And God commanded Noah to build an ark. Interesting, Noah wasn’t commanded to be build a boat. The word ‘ark’ is derived from Latin “arca,” meaning a chest or box for safekeeping of valuables. For the Jewish people, the Torah scrolls are stored in a special box called an ‘ark.’ The same was true for the stone tablets bearing the Ten Commandments that were stored in the lost ark. Granted Noah’s ark was large. 540 feet in length, 90 feet in width and 54 feet in height, with three decks, and covered in pitch. No ship would be built to this size until the 1800’s. Its dimensions were more fitting for barge than a sailing vessel. But there was also no mention of a rudder for steering or a sail. Noah wasn’t called to navigate the waters. He was commanded simply to build a holy chest to protect and preserve the lives of those aboard against the water. And he would have plenty of time to work. According to the Bible, he was toiling between 75 and 90 years on this do it yourself project.
In the Jewish rabbinic tradition, it is said, that during these years, Noah attempted to warn his neighbors of the coming deluge, but he was ignored and mocked.. In order to protect Noah and his family, God placed lions and other ferocious animals to guard them from the wicked who tried to stop them. When the day finally came for the rains to fall, angels gathered the animal and the plants and brought them to the ark. In the writings of the Sanhedrin, Noah was engaged both day and night in feeding and caring for the animals, and did not sleep for the entire year aboard the ark.
Now, why would Noah endure such trials and hard work? Was he truly the most courageous, and fool hearty character in the Old Testament? What does the story tell us?
Of course, we can joke that all I will ever needed to know in life, I learned from Noah. 1, Don’t miss the boat. 2, Remember that we are all in the same boat. 3, Plan ahead. 4, Stay fit. When you’re 600 years old someone may ask you to do something really big. 5, Don’t listen to critics, just get on with the job that needs to be done. 6, Build your future on high ground. 7, Speed isn’t everything, the snails were on board with the cheetahs. 8, When you’re stressed, float awhile. 9, Remember the Ark was built by amateurs, the Titanic by professionals. 10, No matter what the storm, when you are with God there’s always a rainbow waiting.
Yes, for 75-90 years, Noah worked, not quitting nor getting discouraged. He did this all for the sake of that precious cargo of 8 people, his family, and because he believed God’s words of warning and promise. Noah’s neighbors probably thought he was a little silly for talking to an invisible God all these years, but building an ark and predicting a flood most likely made them question his sanity. Noah, however, knew the treasure of his family. And he knew the truthfulness of God’s words of the things yet unseen. He knew that there would be times he had to stand against the crowds, and speak with a lone voice.
It’s hard being a blameless, lone voice, unconformed to the world. It takes courage to do the right thing and go the right way, when everyone else is going the wrong way. It takes faith to keep going despite the laughter and jeers of the crowd, instead of just following them. It’s just as true for the precious treasure of our families today. Sometimes the very notion of a family and its health and spiritual well-being seems old-fashioned and quaint in a world that has abandoned them such structures and institutions. And we ourselves might question whether we need to hold on and to keep working for their safety. 75-90 years? Really Lord? And yet, we are reminded that working for the spiritual well-being of our families is an act of faith. “By faith, Noah, prepared an ark to save his household.” In a world where institutions and patterns no longer seem to guide people to God’s life-giving ways, we too must play our part and build an ark.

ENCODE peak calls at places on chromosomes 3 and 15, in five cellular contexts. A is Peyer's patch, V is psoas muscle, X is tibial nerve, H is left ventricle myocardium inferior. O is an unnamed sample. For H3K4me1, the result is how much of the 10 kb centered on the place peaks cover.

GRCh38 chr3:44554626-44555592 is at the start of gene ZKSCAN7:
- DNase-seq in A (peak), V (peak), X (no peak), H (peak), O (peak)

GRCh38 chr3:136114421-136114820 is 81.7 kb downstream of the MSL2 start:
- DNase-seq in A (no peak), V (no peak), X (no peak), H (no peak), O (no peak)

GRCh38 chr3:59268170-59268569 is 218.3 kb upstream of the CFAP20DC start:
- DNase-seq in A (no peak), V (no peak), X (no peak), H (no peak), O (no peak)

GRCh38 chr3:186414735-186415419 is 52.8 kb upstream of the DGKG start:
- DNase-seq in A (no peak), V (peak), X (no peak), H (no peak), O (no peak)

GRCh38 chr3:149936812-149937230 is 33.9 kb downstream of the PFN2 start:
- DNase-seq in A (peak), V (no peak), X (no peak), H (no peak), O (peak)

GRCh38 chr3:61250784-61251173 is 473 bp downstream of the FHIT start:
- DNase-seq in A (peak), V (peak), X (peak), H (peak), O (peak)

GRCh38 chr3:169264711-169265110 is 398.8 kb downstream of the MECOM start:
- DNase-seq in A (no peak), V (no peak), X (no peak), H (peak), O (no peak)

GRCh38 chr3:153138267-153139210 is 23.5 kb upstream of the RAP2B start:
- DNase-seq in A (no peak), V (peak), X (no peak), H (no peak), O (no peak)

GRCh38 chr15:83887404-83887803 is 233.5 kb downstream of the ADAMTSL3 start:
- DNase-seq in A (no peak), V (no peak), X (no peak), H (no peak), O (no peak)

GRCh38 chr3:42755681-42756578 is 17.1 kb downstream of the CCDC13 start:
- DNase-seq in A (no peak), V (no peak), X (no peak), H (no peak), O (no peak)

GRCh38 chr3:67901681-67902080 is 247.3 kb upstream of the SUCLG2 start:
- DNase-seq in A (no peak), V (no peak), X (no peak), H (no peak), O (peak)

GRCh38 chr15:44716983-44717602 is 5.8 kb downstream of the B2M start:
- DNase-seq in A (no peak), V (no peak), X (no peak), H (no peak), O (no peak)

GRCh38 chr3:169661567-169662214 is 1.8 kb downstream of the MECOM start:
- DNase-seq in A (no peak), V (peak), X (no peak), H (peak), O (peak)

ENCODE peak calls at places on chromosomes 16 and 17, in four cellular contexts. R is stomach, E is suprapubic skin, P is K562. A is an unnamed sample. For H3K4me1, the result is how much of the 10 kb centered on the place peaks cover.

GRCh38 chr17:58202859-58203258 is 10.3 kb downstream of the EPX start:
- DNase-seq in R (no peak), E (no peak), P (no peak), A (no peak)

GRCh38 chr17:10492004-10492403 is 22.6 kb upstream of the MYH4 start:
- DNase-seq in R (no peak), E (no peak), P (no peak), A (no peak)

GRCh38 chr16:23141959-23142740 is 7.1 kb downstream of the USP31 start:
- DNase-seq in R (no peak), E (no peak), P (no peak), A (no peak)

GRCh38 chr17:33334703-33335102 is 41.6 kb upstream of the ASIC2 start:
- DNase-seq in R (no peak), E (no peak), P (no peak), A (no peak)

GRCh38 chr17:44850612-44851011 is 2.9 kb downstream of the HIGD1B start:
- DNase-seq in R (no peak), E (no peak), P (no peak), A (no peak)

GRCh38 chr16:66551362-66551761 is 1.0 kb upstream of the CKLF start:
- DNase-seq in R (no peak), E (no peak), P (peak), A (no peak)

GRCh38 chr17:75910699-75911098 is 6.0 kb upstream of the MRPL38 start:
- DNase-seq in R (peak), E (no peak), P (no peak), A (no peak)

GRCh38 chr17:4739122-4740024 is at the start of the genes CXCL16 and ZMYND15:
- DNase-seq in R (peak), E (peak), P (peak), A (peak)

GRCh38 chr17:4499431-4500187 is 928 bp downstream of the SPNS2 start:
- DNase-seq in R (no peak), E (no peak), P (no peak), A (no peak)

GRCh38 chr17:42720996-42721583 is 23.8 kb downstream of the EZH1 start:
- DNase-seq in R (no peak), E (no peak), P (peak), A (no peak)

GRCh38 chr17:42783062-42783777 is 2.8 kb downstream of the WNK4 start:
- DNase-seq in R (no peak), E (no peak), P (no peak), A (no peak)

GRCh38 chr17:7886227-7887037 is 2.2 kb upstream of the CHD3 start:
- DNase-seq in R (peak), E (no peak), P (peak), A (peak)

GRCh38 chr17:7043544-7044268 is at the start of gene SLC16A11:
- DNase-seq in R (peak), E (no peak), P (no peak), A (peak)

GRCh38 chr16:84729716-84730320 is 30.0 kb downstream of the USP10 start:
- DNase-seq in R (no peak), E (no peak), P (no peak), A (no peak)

So, what do your friends and family see you doing for the faith of the next generation? One Sunday afternoon, a member of a church invited several friends of the congregation over to dinner, including the pastor. As they sat down to the table, the pastor turned to the 6-year old daughter of the house and said, “Would you like to say the blessing?” The little girl looked up to the pastor and replied, “Oh no, I wouldn’t know what to say.” To which the pastor answered politely and encouragingly, “Just say what your mother would say.” And so the guests around the table bowed their heads and listened to the earnest words of the little girl echoing the thoughts of her mother, “Dear Lord, why on earth did I invite all these people to dinner?”
For better or worse, your children and your neighbors are watching and listening to you every day. They are modeling their lives and choices upon your own. They are modeling their faith upon your words, deeds and prayers. Certainly, there are occasions and opportunities when others model the faith for them. As a pastor, I pray that my own nurturing will provide an example of a living faith. And yet, I’m not always successful. I know of one child who was so restless during the sermon as it dragged on and on, that she finally leaned over to her mother and whispered a little too loudly, “Mommy, if we give him the money now, will he let us go?” But my friends, when all is said and done, you are ultimately the one responsible for building the ark to protect the faith of those you love. That is how you live by faith.
My friends, it is an act of faith to respect the warnings of this world and to build an ark to save and protect your family from the flood like Noah. So how will you respond to God’s invitation?
May the peace of God which passes all understanding keep your hearts and minds in Christ Jesus. Amen.